If you stand for nothing, Marco, what'll you fall for?

In the almost omnipresent Broadway musical Hamilton, the titular character of Alexander Hamilton is often contrasted with his friend and rival, Aaron Burr. While Hamilton constantly advocates for his beliefs, regardless of their popularity, Burr always holds back, more concerned with ending up on the right side of a debate than the actual details within. As revealed in one of the musical’s standout numbers, what Burr really wants far more than any particular policy is to be in the room where it happens. He achieves that by switching parties and running for the U.S. Senate against Hamilton’s father-in-law. When Hamilton confronts him about it, Burr doesn’t even seem to understand what he’d done wrong, saying that he’d merely seen an opportunity and taken it.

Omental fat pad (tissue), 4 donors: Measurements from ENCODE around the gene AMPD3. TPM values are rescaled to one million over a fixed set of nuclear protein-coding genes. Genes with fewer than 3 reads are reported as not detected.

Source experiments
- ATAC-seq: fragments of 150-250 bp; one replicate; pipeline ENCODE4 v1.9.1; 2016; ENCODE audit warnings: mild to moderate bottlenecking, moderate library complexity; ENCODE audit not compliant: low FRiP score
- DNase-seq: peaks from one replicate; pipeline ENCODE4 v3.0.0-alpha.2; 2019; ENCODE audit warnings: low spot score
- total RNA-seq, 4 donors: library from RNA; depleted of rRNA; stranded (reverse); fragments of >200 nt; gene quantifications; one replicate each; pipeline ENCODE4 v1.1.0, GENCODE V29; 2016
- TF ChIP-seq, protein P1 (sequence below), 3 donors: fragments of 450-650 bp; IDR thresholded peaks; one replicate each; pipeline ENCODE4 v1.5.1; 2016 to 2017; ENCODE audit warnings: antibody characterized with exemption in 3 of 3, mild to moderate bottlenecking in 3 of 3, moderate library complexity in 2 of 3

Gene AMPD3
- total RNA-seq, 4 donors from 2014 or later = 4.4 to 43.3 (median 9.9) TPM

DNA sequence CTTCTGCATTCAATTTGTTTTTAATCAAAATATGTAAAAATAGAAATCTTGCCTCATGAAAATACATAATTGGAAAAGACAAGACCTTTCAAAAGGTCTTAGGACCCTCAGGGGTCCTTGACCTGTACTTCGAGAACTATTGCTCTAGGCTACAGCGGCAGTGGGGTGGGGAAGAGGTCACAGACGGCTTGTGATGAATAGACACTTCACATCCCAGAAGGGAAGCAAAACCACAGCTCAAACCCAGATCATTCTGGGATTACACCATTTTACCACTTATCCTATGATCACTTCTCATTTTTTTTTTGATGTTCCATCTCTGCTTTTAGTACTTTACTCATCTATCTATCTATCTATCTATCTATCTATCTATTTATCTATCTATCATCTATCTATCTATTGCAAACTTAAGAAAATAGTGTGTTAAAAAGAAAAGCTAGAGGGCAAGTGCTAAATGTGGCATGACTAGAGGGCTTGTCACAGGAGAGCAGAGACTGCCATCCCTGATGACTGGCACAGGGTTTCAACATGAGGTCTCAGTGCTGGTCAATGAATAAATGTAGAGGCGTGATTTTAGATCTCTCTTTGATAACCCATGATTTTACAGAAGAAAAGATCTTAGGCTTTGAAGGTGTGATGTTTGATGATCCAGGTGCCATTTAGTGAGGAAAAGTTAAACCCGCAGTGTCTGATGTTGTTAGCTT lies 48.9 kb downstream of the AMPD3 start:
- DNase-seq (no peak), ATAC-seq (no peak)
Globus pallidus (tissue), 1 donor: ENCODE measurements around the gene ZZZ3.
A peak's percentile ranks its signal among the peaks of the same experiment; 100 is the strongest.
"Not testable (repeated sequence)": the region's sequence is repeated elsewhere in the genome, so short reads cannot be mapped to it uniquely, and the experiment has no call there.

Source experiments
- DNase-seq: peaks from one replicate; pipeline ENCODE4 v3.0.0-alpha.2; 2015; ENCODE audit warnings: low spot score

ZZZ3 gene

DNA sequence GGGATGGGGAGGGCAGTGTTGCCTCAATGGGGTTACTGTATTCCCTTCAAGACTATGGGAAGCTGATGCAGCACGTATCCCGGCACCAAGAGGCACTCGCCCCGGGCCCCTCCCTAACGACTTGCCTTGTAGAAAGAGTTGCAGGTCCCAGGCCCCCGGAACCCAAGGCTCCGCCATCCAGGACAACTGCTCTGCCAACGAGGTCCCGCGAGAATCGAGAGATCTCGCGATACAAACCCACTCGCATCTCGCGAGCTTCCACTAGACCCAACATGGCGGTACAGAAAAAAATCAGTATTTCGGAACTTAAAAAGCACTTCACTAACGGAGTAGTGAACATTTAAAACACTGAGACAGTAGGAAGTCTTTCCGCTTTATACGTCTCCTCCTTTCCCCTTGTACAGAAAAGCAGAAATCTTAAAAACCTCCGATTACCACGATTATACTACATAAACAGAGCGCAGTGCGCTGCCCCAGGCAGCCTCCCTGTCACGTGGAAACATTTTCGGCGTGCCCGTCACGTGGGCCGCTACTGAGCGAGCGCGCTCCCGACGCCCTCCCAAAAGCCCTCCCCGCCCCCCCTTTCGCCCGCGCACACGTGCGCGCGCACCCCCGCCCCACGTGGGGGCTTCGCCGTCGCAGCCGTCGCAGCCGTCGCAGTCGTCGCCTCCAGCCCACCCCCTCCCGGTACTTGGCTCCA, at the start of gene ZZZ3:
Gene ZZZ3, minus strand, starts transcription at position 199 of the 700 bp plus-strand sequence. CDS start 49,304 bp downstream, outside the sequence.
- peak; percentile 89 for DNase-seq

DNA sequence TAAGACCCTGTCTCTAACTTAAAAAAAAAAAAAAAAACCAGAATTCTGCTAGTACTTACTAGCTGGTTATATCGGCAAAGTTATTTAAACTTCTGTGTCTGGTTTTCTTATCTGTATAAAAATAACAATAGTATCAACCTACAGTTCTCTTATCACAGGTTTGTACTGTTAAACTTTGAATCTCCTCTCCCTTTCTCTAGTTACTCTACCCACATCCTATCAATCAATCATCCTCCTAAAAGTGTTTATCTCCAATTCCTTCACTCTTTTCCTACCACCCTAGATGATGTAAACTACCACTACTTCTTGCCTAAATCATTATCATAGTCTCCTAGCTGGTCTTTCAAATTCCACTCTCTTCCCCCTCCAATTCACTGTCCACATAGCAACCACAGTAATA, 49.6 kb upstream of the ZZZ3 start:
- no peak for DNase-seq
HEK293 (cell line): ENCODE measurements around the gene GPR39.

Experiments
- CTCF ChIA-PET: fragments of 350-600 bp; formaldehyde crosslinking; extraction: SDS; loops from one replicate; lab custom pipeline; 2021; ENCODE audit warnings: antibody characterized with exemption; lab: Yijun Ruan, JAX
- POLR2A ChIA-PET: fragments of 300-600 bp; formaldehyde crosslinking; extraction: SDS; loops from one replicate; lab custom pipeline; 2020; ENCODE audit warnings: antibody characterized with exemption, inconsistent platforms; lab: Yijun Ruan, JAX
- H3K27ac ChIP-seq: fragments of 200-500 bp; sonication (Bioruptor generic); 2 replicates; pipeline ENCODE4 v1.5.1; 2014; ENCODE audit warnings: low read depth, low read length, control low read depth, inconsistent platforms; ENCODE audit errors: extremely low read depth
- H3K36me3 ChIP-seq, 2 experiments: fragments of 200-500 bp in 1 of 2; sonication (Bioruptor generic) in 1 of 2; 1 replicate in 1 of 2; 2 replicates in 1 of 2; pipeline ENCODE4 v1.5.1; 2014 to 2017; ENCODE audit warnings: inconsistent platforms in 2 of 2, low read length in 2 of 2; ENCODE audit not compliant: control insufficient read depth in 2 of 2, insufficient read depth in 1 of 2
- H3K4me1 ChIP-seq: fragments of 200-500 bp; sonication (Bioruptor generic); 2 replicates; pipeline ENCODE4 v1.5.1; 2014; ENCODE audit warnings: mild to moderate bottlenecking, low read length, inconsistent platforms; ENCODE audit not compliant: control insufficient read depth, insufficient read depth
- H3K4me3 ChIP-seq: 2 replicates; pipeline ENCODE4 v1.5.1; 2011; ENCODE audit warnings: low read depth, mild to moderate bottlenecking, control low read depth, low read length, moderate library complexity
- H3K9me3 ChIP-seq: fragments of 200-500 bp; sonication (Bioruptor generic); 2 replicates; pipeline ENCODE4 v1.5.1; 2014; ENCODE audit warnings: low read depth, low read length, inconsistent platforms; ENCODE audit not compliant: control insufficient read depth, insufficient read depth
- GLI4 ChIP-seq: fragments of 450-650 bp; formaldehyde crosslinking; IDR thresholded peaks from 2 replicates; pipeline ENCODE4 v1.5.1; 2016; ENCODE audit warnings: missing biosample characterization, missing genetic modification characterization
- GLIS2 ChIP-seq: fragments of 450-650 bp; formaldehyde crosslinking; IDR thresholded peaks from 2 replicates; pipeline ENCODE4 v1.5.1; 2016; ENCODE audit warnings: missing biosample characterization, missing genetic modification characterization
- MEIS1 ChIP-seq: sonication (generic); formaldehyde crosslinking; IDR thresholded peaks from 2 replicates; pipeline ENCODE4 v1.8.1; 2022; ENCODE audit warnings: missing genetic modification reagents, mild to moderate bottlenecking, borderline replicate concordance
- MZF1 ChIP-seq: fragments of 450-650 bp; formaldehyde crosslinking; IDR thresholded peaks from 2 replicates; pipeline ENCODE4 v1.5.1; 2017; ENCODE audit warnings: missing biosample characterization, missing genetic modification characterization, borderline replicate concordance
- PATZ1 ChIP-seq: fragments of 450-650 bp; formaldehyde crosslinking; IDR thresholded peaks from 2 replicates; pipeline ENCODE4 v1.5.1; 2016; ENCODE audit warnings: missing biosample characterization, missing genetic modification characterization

As Marco Rubio surveys the wreckage of a once-promising political career, it’s easy to imagine he similarly fails to see where he went wrong. Like a shark that needs to keep swimming to survive, Rubio has spent the past 18 years jumping from local office to the state legislature to Florida House speaker to the U.S. Senate to presidential candidate, leaving in his wake almost no real accomplishments and a slew of burned bridges. Both Florida GOP bigwigs and the voters themselves now loathe him, making any future political comeback difficult to fathom. 

More than his lack of interest in policy-making, more than his seeming eagerness to betray political mentors, more than the Trump locomotive running over the entire Republican Party, Rubio was done in by his complete and utter lack of a political soul. Say what you will about Donald Trump, Ted Cruz, and John Kasich, but you can easily point to certain issues and beliefs that they really do believe in. Rubio, in contrast, primarily believed in Marco Rubio being president, with everything else secondary.

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